JIM LEHRER: Mr. Vice President, welcome.
DICK CHENEY: Thank you.
JIM LEHRER: Have there been any developments today concerning the FBI's warning - terrorist warning of yesterday?
VICE PRESIDENT DICK CHENEY: We've got continued reporting that really led us to believe that the threat level had gone up - that is to say it's fairly precise in terms of time, although not location or anything like that. And all of that's obviously of concern. We've had this ongoing disclosure now of anthrax problems, now extending to NBC in New York, and nobody's made a direct link yet but at this stage you have to be concerned about that sort of thing, the possibility. Are they related? We don't know. We don't have enough evidence to be able to pin down that kind of connection. But, on the other hand, these kinds of activities that we saw in Florida, now perhaps in New York, we have to be suspicious.
JIM LEHRER: Do the anthrax things fit the warning that came out yesterday?
VICE PRESIDENT DICK CHENEY: It's not that precise.
JIM LEHRER: It's not --
VICE PRESIDENT DICK CHENEY: No. What we do know - we know a number of things. We know that Osama bin Laden and the al-Qaida Organization clearly have already launched an attack that killed thousands of Americans. We know that for years he's been the source of terrorist attacks against the United States overseas, our embassies in East Africa in '98 -- the USS Cole last year, probably, in Yemen. We know that he has over the years tried to acquire weapons of mass destruction, both biological and chemical weapons. We know that he's trained people in his camps in Afghanistan, for example; we have copies of the manuals that they've actually used to train people with respect to how to deploy and use these kinds of substances. So, you start to piece it altogether. Again, we have not completed the investigation and maybe it's coincidence, but I must say I'm a skeptic.
JIM LEHRER: A skeptic.
VICE PRESIDENT DICK CHENEY: I think the only responsible thing for us to do is proceed on the basis that they could be linked. And obviously that means you've got to spend time as well, as we've known now for some time, focusing on other types of attacks besides the one that we experienced on September 11.
JIM LEHRER: These warnings that - the information - the intelligence information that you all got that resulted in this warning - did it -- was it of a magnitude that would be comparable to September 11? Is it that kind of thing that you think that we may be facing and other things similar to that in magnitude? I don't mean four airplanes flying into buildings or anything --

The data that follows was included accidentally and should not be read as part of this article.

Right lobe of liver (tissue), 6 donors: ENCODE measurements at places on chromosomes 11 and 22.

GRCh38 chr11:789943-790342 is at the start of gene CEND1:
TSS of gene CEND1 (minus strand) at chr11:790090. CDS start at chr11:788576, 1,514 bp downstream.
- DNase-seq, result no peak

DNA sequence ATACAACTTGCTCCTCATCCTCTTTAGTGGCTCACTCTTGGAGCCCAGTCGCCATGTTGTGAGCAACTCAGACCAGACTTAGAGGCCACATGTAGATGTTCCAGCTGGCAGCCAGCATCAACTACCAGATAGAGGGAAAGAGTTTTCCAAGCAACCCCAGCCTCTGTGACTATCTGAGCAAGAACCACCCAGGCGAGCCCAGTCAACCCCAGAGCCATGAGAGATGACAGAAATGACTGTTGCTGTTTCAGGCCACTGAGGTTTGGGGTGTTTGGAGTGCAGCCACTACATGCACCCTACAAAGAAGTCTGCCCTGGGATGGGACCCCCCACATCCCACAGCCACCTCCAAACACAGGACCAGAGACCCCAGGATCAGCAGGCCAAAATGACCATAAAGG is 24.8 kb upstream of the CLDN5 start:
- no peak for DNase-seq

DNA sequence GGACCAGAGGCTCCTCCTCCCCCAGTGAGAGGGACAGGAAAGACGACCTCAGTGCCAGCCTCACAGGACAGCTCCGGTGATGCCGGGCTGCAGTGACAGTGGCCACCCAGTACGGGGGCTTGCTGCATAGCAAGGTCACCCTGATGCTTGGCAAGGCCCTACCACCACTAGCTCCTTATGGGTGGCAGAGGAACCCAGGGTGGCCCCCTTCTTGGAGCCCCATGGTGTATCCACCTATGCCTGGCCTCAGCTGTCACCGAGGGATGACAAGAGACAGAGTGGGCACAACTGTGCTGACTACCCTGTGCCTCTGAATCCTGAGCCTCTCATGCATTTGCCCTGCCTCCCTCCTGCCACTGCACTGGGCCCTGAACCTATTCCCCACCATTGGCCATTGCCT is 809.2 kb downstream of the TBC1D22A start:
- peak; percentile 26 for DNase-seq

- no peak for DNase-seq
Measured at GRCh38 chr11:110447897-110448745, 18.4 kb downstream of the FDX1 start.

VICE PRESIDENT DICK CHENEY: Sometimes it actually will take that form; it will reference what happened on September 11 to talk about another event. It may not be any more precise than that. But the point is that we've tried to make to everybody - the events of September 11 marked a watershed in American history. It's a time when the U.S. homeland now is open to attack in ways that we've only speculated about before. And we know that there are threats out there. We know that there's is an organization with a lot of well-trained people in it, a lot of financing of cells all over the world. And there's no reason for us to operate on the assumption that that was a one-off event -- that's never going to happen again. In fact, we have to assume it will happen again, and that's the only safe way for us to proceed.
JIM LEHRER: Do we know for a fact that there are al-Qaida agents still at large here in the United States?
VICE PRESIDENT DICK CHENEY: We're doing everything we can to wrap them up as quickly as possible, but I think the only safe assumption is that there may well be others here. There's been speculation, for example, that one of the individuals - one of the crews that they put on the airplanes only had four men on instead of five. We think we may have that individual in custody, but we don't know for sure. It's one of the individuals who were arrested up in Minnesota earlier this year in August. And so it's reasonable to expect - we had some of those hijackers who were involved in the U.S. and been here over a two or three year period of time, traveled back and forth freely. Again, the only safe assumption for us is to proceed on the basis that there are probably other cells here in the U.S. who have planned or trained to carry out various kinds of operations, and we need to do everything we can to wrap them up. That's exactly what we are doing, especially with the FBI and all of the efforts that are underway there now.
JIM LEHRER: Is there any way - I realize that these threats are not specific - but is there any way for you to share with us the range of the possibilities? We know what they've already done. We know now that at least there's a possibility of anthrax. What else is there in-between those two?
VICE PRESIDENT DICK CHENEY: You know, it varies in terms of locale. Sometimes the threats involve U.S. forces deployed overseas or Americans overseas, or friends and allies of the United States. There had been a pattern of terrorist attacks over the years. Marine barracks in Beirut in 1983 - I mean, there's a long history here to look at. An awful lot of the reporting turns out to be false. Lots of times we disrupt their organizations enough so that we're able to preempt or head off or destroy their ability to move forward on these operations, so a lot of operations have in fact been forestalled. But the scope of it is greater than it's been before, and we know for a fact - especially given the attacks of September 11 - that they have the capacity to inflict great damage on the United States. And so we are in fact at war.